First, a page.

Children are innately curious. They tend to wander off in search of new adventures without really understanding the repercussions of their actions. If your neighbor has a pool or a playground, your child might attempt to enter their premises even though they did not receive an invitation.
Because no adults are around to supervise, your child could easily fall and sustain serious injuries in the playground or drown. Although your child was trespassing, Kansas’s attractive nuisance doctrine allows you to hold the property owner accountable through a personal injury claim.
What is the attractive nuisance doctrine?
Premises liability is an aspect of personal injury law that holds a property owner liable for injuries people sustain on their property. While they are not legally obligated to protect trespassers, the attractive nuisance doctrine makes them responsible for conditions that have the potential to attract children to their property. An attractive nuisance can be any of the following:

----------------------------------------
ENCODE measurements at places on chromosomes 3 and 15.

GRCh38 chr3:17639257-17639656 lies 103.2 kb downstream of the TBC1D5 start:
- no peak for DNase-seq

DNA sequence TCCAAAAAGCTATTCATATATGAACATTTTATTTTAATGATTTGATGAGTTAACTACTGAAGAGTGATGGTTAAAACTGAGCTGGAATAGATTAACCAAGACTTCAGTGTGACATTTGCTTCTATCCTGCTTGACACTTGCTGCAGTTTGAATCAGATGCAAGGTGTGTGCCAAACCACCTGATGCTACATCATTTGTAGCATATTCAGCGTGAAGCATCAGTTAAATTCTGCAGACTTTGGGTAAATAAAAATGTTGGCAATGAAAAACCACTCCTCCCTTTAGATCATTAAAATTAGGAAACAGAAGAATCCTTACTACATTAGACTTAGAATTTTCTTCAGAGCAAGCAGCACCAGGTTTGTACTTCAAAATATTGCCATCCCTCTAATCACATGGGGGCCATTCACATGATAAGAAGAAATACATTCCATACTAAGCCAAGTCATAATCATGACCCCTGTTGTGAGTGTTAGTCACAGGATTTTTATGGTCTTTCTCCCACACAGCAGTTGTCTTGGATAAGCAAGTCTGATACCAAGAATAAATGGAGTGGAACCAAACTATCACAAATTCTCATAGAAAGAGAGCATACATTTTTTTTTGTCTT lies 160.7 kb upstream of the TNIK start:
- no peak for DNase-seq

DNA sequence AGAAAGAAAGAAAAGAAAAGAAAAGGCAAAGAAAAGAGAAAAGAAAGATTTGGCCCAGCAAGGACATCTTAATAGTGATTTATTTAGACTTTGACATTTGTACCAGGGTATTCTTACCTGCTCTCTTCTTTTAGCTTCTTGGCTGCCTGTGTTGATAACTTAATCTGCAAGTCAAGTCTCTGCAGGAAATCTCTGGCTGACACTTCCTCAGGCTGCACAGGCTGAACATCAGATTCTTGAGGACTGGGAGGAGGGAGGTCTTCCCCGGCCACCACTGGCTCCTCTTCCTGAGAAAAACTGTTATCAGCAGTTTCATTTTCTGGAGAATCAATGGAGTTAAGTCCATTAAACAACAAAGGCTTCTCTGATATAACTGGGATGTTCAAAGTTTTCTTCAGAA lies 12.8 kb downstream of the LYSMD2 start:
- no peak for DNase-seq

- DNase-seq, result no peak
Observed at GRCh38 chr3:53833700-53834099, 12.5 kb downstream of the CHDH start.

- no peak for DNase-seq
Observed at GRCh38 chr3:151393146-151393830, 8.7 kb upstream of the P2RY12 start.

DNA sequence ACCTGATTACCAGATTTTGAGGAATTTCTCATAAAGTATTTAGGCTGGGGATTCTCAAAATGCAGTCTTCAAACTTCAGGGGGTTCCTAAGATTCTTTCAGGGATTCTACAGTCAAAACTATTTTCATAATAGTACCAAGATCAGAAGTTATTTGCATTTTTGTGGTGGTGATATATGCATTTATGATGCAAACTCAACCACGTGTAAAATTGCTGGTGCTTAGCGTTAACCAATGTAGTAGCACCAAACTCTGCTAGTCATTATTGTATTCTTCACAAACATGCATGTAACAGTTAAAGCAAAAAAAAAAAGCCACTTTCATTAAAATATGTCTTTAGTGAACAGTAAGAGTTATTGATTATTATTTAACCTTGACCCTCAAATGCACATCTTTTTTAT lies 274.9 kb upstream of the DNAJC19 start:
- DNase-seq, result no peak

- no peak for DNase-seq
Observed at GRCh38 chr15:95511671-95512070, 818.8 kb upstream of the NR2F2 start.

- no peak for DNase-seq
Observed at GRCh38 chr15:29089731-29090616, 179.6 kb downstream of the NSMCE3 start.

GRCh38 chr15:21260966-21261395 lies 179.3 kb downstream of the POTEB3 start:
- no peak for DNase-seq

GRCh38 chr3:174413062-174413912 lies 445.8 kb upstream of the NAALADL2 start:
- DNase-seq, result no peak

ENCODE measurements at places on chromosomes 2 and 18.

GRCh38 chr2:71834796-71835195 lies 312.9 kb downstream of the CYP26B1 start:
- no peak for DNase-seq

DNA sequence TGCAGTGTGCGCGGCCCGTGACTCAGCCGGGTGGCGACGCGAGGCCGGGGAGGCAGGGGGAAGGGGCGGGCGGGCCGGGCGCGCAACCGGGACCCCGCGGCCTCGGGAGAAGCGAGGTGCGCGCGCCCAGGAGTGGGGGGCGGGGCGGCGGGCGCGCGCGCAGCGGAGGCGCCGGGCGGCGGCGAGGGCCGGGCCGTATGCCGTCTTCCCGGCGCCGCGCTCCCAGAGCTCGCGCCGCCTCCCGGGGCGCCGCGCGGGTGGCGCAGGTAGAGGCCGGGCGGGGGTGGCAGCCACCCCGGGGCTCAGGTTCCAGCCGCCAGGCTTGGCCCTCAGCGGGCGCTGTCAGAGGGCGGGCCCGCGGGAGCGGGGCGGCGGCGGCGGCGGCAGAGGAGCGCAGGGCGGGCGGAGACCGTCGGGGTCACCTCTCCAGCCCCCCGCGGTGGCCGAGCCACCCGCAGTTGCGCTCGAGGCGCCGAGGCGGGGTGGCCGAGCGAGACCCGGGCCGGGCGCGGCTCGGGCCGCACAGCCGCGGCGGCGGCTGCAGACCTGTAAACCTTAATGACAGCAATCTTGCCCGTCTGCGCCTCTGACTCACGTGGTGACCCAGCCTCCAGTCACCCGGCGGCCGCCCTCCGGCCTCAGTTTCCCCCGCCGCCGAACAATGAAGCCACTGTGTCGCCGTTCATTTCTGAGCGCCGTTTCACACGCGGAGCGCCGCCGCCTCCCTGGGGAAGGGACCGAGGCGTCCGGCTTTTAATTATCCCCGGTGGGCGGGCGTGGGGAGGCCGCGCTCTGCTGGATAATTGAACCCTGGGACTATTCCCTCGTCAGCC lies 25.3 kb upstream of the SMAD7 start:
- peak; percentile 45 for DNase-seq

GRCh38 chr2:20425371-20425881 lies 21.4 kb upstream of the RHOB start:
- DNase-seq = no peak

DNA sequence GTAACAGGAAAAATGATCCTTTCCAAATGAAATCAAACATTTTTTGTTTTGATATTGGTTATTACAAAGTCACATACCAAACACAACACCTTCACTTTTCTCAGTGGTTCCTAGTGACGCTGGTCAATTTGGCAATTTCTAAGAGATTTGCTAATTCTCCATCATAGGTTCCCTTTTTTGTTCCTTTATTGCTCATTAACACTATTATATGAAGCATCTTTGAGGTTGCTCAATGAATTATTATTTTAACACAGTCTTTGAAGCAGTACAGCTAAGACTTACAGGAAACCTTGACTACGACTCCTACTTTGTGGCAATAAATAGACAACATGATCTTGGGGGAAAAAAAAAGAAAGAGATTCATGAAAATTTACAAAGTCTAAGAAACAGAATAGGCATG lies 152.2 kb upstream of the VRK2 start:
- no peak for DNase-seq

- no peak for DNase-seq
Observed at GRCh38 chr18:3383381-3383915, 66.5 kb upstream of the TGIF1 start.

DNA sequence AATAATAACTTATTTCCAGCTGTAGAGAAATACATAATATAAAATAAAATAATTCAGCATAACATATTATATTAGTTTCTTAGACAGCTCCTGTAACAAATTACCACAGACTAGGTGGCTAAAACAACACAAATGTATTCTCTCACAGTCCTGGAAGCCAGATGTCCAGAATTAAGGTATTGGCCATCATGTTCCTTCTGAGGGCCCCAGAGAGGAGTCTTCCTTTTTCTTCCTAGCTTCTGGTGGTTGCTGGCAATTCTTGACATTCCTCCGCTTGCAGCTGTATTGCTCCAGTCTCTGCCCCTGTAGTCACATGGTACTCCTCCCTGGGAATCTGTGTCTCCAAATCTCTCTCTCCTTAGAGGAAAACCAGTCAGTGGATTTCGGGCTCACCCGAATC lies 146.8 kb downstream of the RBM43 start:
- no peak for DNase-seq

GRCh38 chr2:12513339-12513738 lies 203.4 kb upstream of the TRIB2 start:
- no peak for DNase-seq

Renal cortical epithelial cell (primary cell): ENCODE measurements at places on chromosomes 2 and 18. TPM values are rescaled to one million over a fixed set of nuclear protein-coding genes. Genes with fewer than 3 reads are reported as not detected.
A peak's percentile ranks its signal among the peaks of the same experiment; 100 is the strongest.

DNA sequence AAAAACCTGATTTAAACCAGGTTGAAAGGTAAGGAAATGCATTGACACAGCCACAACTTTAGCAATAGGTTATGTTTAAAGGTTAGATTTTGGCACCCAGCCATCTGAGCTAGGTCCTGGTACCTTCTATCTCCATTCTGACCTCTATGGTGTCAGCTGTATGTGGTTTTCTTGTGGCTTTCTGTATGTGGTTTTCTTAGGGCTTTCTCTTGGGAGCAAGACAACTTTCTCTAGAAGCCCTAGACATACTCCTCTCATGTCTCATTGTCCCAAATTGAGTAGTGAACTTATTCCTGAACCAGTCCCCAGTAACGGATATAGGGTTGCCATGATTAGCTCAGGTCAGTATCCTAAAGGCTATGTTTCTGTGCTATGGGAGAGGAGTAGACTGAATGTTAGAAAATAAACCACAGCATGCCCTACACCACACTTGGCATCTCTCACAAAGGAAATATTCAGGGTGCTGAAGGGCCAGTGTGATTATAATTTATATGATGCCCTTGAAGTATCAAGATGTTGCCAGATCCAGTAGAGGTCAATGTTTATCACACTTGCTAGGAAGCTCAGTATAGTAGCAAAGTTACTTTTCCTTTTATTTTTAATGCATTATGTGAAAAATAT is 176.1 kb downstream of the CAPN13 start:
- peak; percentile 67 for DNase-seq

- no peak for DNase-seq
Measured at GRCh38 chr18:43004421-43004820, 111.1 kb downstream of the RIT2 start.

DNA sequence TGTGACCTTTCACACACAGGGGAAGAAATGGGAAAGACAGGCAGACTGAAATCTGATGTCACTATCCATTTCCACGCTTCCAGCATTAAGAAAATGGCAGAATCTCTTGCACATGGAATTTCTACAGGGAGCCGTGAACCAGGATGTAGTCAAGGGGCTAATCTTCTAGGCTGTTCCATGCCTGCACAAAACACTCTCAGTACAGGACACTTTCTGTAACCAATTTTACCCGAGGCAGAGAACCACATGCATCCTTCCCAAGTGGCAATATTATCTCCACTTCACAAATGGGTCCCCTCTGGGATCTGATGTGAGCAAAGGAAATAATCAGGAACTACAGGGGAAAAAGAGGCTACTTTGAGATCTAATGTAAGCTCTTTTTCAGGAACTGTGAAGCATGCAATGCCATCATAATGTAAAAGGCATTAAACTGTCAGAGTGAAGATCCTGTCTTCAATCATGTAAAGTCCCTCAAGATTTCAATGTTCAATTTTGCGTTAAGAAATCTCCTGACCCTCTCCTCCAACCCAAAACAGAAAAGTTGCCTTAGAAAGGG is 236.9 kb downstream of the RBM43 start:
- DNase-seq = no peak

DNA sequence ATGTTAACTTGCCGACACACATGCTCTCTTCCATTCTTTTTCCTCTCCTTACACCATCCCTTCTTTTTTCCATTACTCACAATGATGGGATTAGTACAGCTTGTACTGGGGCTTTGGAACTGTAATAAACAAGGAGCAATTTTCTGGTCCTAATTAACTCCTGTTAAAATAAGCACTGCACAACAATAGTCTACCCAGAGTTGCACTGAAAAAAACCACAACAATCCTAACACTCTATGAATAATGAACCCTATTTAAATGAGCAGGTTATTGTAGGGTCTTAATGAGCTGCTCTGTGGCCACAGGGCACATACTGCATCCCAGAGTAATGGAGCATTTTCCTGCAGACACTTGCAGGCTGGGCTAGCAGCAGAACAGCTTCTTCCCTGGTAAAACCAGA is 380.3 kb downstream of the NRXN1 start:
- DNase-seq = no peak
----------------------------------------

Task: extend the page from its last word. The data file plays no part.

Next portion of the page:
- Playgrounds and play equipment
- Swimming pools
- Water features
- Abandoned vehicles and appliances
- Construction sites and equipment
- Unsecured weapons
- Dangerous animals
According to the attractive nuisance doctrine, property owners with an attractive nuisance in their homes unconsciously invite children to their property. Therefore, they have a duty to ensure their property is reasonably safe for or from the children.
A child’s curiosity should not cause injury
Children cannot reasonably recognize the risks of trespassing and meddling with an attractive nuisance because of their youth. The property owner should know this and take steps to prevent any possible injuries. The effort to protect children from the attractive nuisance is minimal compared to the risks of causing injury or death to an innocent child.